UK employer demand rose in February
UK employer demand rose in February but active job-seekers increased faster
Job vacancies up one per cent, average salaries up five per cent
Active job-seekers up 50 per cent this year to reach record highs
Demand from UK employers for new workers rose steadily upwards in February. The number of new job opportunities increased by one per cent in February compared to January, with average salaries up by five per cent according to the Reed Job Index, published for the first time today (Wednesday 10 March 2010).
However active job-seekers have flooded back into the job market in 2010 at a much faster rate than new jobs, as returning consumer confidence has released pent up demand. The number of applications per job averaged 19 in February, which was 50 per cent higher than last year according to the report.
Each month the Reed Job Index tracks changes in the number of new job opportunities on offer compared to the previous month and against a baseline of 100 set in December last year. The Reed Job Index is based on data from the UKs largest job board reed.co.uk, which every day has over 90,000 job opportunities from 8,000 recruiters across 37 career sectors throughout the UK.
The Reed Job Index figure was 105 in February, which was a 1 point increase compared to January and 5 points above December last year, when the Index baseline was first set at 100.
Employer demand rose most steeply for Graduates and HR professionals, as well as across the private and not-for-profit sectors in areas such as Accountants, Financial Services, IT, Charity and Voluntary, and Administrator staff.
In contrast the Public Sector appeared to be feeling the impact of budget threats. The Reed Public Sector Job Index plunged to 75, the lowest level of any sector, and demand for new staff was also down in associated areas such as Social Care and Education.
Salaries for new job opportunities rose five per cent on average, with growth led by Londons robust six per cent increase, giving a national average salary for new permanent online job opportunities of 34,215.
Yet salary growth remains patchy outside the Capital. Regions like East Midlands, North East England, West Midlands, and Yorkshire and Humberside experienced a two per cent drop in salaries for new opportunities, while in Wales the fall was as great as eight per cent.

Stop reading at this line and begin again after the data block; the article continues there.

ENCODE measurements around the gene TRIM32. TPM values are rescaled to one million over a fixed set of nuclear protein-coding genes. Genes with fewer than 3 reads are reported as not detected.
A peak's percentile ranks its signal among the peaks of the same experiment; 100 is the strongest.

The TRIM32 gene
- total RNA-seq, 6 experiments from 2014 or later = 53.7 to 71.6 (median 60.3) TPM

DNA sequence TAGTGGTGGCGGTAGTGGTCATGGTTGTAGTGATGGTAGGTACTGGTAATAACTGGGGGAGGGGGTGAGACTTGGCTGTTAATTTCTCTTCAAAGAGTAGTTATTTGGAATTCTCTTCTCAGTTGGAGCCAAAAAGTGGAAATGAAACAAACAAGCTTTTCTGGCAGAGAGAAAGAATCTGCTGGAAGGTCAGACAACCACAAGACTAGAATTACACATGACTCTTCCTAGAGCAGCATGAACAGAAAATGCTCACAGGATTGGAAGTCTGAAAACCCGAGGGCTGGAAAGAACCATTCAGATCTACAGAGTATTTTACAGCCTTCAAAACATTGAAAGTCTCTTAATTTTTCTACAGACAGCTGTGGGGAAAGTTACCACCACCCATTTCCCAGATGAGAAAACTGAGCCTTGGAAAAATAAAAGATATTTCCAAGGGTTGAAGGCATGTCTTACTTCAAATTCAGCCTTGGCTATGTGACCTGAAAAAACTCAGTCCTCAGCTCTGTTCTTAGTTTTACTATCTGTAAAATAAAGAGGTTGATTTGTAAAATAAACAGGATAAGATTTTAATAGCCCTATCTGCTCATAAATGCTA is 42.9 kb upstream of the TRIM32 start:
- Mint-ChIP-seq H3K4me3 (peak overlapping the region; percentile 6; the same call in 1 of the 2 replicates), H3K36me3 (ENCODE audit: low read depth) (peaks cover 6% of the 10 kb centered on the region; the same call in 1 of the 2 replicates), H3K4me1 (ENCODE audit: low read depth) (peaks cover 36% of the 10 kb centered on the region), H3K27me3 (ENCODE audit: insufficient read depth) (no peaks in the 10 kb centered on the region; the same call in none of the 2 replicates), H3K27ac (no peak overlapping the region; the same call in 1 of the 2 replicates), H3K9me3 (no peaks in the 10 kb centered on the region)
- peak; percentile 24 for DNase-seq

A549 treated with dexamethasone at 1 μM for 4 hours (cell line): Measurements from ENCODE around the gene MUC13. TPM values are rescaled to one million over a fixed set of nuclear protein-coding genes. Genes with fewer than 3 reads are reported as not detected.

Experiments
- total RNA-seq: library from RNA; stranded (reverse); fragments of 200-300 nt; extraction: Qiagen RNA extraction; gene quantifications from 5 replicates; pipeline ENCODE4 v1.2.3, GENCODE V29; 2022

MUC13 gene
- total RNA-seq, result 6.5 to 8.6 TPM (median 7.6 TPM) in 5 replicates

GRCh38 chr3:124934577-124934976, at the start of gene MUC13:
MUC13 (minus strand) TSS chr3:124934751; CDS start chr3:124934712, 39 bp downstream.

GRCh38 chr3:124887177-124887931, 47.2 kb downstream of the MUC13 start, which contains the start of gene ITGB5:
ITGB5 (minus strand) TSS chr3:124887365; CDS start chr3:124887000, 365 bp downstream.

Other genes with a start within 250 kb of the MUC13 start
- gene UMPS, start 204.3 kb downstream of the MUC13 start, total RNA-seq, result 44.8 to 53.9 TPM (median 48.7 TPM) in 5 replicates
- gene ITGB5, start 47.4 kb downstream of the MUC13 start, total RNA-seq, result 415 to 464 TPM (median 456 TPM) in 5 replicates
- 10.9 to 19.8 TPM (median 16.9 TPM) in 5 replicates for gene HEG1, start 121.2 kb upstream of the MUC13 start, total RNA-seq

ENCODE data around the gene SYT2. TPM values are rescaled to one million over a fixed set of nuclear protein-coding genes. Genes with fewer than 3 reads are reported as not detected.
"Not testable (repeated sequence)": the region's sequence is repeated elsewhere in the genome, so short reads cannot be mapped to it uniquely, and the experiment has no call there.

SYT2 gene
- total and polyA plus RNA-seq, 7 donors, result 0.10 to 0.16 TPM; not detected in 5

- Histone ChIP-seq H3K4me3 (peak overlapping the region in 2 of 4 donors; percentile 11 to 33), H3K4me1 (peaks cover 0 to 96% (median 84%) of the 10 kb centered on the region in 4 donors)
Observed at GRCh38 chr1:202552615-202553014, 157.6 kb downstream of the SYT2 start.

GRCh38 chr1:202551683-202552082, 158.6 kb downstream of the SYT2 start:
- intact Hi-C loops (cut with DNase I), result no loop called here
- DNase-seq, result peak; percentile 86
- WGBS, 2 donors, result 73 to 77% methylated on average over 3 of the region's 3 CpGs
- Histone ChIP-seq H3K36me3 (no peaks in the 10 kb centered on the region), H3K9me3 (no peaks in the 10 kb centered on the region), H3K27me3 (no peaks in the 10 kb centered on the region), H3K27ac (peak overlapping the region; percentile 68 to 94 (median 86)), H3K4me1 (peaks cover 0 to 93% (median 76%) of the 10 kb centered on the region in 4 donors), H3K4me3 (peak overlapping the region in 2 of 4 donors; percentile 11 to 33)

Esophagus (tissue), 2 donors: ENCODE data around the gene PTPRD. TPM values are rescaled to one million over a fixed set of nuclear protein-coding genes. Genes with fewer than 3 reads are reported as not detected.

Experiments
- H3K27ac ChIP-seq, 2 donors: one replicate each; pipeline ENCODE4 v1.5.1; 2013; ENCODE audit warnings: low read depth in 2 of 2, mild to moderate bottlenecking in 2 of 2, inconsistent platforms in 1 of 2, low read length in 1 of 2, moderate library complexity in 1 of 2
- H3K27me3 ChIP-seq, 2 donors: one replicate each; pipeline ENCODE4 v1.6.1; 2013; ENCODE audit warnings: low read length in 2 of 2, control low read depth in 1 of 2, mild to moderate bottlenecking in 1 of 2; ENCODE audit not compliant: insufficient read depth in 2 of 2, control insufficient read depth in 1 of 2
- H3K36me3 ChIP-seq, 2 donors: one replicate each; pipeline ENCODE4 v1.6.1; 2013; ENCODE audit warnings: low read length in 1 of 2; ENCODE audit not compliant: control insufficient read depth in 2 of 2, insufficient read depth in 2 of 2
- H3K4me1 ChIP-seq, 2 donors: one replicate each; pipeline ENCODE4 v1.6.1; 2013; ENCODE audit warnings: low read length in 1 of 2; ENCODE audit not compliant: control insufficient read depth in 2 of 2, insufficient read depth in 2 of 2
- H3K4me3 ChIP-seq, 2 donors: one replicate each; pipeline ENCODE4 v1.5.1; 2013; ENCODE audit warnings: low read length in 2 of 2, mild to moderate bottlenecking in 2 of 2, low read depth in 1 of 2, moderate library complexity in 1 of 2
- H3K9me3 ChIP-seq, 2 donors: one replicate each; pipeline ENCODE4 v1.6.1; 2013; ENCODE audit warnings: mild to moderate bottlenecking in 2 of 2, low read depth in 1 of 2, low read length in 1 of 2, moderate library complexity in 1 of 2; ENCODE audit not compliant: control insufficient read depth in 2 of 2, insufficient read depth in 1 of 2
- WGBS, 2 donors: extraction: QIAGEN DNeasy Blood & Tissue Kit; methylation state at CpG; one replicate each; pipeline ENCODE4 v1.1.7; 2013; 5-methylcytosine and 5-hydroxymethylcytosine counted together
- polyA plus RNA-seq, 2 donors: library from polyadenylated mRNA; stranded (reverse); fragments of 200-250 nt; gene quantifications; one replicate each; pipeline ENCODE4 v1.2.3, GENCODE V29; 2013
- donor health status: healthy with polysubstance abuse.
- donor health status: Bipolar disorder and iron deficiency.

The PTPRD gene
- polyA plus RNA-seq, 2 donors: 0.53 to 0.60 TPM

Job-seeker numbers have risen at a much faster rate than the rise in new jobs, increasing competition for each job to record levels as a result. On average every new job opportunity received 19 applications in February, up one from January and 50 per cent above the average of 13 applications per job experienced last September.
Martin Warnes, Managing Director of reed.co.uk, comments on the Reed Job Index for February:
Employer demand is slowly but steadily returning to the jobs marketplace, as the number of new job opportunities on offer continue to rise. Salaries for new positions have started to increase for the first time since the recession began, especially in London.
Most striking, however, is just how many more people are actively job-seeking now than at any time over the last couple of years. Pent up demand from people who felt trapped in their jobs throughout the recession seems to have been released with the first signs of returning confidence. Employed applicants have flooded back into the job marketplace since the beginning of the year, and are now actively competing with unemployed people, new entrants, graduates and returners.
This is an excellent time for employers to attract new talent to help them make the most of the first signs of economic growth. However organisations should remember they need to retain their existing staff. Many people who have seen their employers through the downturn now have itchy feel, and have started to actively seek out their next career move.